Skip to Main Content
U.S. Forest Service
Caring for the land and serving people

United States Department of Agriculture

Home > Search > Publication Information

  1. Share via EmailShare on FacebookShare on LinkedInShare on Twitter
    Dislike this pubLike this pub
    Author(s): Kristopher Abell; Therese M. Poland; Allard Cosse; Leah S. Bauer
    Date: 2015
    Source: In: Van Driesche, R.G.; Reardon, R.C., eds. Biology and control of emerald ash borer. FHTET-2014-09. Morgantown, WV: U.S. Department of Agriculture, Forest Service, Forest Health Technology Enterprise Team: 113-127. Chapter 7.
    Publication Series: Book Chapter
    Station: Northern Research Station
    PDF: Download Publication  (1.03 MB)


    As soon as emerald ash borer (Agrilus planipennis Fairmaire) (EAB) was discovered near Detroit, Michigan, USA, in 2002, surveys were initiated to delimit the extent of the infested area. These initial delimitation surveys were based on visual assessments using external symptoms because at the time no other detection tools were available and nothing was known about EAB responses to chemical or visual stimuli. Surveys were supplemented by tracing movement of nursery stock shipped from Detroit to other locations to detect new infestations of EAB. External symptoms of EAB infestation, which include D-shaped exit holes, dieback and crown thinning, epicormic shoots, and bark splits over galleries, are not apparent until one or more years after trees are infested by which time some adult beetle emergence may have occurred, allowing dispersal to other locations (Poland and McCullough, 2006). Therefore, visual surveys that rely on detecting infested trees are not effective for discovery of low-density infestations. As of 2014, development of better detection tools for EAB remained an important need for the regulatory program.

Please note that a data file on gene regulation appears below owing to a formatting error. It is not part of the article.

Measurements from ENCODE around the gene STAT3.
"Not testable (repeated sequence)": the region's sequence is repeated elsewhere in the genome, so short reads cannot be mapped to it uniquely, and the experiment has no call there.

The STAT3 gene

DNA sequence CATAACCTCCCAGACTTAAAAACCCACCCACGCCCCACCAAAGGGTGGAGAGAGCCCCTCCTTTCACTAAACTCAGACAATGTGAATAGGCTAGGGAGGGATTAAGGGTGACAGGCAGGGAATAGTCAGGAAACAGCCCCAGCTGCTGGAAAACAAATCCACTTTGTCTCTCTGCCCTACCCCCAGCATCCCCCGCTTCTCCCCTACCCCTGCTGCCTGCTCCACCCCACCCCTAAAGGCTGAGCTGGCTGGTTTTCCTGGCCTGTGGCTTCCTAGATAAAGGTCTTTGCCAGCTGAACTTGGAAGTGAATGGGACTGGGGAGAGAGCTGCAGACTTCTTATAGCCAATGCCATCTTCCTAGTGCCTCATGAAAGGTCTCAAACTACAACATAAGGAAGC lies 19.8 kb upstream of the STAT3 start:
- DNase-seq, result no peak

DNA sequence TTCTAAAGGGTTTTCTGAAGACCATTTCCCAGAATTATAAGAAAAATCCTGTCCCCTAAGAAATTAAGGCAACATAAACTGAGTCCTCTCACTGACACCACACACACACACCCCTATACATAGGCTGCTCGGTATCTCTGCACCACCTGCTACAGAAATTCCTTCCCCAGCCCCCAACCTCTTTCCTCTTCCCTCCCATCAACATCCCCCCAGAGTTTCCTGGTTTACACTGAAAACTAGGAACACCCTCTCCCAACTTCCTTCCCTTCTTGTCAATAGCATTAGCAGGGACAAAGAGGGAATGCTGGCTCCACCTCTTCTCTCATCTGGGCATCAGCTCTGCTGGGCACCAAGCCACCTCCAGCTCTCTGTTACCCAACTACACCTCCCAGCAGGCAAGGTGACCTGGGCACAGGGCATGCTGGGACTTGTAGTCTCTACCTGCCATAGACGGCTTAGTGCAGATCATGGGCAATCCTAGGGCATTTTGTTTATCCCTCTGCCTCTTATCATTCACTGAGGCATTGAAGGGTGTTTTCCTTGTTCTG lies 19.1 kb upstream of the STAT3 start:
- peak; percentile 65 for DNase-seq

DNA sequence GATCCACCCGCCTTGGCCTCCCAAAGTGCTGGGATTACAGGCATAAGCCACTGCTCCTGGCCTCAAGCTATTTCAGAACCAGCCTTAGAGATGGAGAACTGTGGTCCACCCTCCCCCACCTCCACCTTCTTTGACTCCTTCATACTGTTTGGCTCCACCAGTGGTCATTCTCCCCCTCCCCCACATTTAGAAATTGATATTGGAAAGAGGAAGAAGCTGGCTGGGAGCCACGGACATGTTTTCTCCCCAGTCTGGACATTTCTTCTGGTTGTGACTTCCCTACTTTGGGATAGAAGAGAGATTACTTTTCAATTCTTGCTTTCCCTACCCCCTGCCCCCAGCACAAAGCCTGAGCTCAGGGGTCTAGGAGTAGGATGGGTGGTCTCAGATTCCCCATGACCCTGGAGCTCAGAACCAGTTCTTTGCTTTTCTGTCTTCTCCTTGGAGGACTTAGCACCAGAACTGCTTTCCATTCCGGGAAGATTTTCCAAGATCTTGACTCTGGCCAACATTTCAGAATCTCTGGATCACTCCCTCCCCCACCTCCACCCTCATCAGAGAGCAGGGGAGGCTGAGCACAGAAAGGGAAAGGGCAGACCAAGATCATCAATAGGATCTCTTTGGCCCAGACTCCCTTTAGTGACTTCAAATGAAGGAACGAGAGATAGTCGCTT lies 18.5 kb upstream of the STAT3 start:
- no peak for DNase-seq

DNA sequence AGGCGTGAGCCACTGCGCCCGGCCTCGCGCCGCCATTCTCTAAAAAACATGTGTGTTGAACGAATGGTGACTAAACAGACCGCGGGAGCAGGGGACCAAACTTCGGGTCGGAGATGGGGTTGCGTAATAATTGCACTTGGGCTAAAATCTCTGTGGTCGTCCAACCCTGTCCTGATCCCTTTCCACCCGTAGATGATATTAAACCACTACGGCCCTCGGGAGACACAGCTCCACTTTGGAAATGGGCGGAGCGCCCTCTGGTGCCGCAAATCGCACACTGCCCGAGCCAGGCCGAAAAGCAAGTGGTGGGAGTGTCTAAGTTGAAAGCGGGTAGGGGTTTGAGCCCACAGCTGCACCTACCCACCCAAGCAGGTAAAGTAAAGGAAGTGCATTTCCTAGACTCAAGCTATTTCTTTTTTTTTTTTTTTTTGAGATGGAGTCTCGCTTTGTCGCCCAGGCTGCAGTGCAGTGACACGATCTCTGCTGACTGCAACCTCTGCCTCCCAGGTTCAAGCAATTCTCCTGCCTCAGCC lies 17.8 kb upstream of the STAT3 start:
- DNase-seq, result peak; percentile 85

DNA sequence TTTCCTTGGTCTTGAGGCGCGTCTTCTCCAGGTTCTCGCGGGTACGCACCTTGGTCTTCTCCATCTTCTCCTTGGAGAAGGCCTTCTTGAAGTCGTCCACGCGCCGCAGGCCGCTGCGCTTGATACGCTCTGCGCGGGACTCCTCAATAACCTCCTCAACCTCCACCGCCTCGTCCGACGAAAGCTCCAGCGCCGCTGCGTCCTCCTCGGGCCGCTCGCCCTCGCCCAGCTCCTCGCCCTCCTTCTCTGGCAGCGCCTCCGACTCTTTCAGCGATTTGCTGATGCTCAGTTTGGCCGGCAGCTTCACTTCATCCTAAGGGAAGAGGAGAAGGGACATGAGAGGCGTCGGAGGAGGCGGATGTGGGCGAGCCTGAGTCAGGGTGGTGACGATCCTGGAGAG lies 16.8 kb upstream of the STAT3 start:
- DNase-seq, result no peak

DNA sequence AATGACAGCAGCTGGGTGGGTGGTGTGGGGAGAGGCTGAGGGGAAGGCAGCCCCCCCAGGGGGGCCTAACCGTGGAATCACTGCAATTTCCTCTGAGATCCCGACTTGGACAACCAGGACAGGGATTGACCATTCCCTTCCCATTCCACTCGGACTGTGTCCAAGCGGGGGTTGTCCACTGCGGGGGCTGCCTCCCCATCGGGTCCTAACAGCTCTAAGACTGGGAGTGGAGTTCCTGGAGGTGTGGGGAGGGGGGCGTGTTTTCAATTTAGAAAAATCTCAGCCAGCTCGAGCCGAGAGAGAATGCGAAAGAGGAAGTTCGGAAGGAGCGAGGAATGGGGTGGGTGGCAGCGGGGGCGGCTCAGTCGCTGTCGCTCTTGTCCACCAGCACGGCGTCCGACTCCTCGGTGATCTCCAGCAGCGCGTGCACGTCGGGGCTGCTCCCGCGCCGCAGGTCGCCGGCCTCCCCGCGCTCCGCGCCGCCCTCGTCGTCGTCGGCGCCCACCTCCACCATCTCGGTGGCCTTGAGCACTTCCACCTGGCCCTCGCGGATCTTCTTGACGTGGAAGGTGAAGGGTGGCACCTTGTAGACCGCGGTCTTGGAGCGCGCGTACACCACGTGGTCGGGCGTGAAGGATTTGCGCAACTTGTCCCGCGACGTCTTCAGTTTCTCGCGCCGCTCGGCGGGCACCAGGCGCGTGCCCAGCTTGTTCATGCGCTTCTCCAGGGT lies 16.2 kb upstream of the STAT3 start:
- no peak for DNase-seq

Publication Notes

    • Check the Northern Research Station web site to request a printed copy of this publication.
    • Our on-line publications are scanned and captured using Adobe Acrobat.
    • During the capture process some typographical errors may occur.
    • Please contact Sharon Hobrla, if you notice any errors which make this publication unusable.
    • We recommend that you also print this page and attach it to the printout of the article, to retain the full citation information.
    • This article was written and prepared by U.S. Government employees on official time, and is therefore in the public domain.


    Iannone, B.V. III , K.M. Potter , Q. Guo , A.M. Liebhold , B.C. Pijanowski ,C.M. Oswalt and S.Fei. 2015. Biological invasion hotspots: a trait-based perspective reveals new sub-continental patterns. Ecography 39: 961-969.

    Related Search

    XML: View XML
Show More
Show Fewer
Jump to Top of Page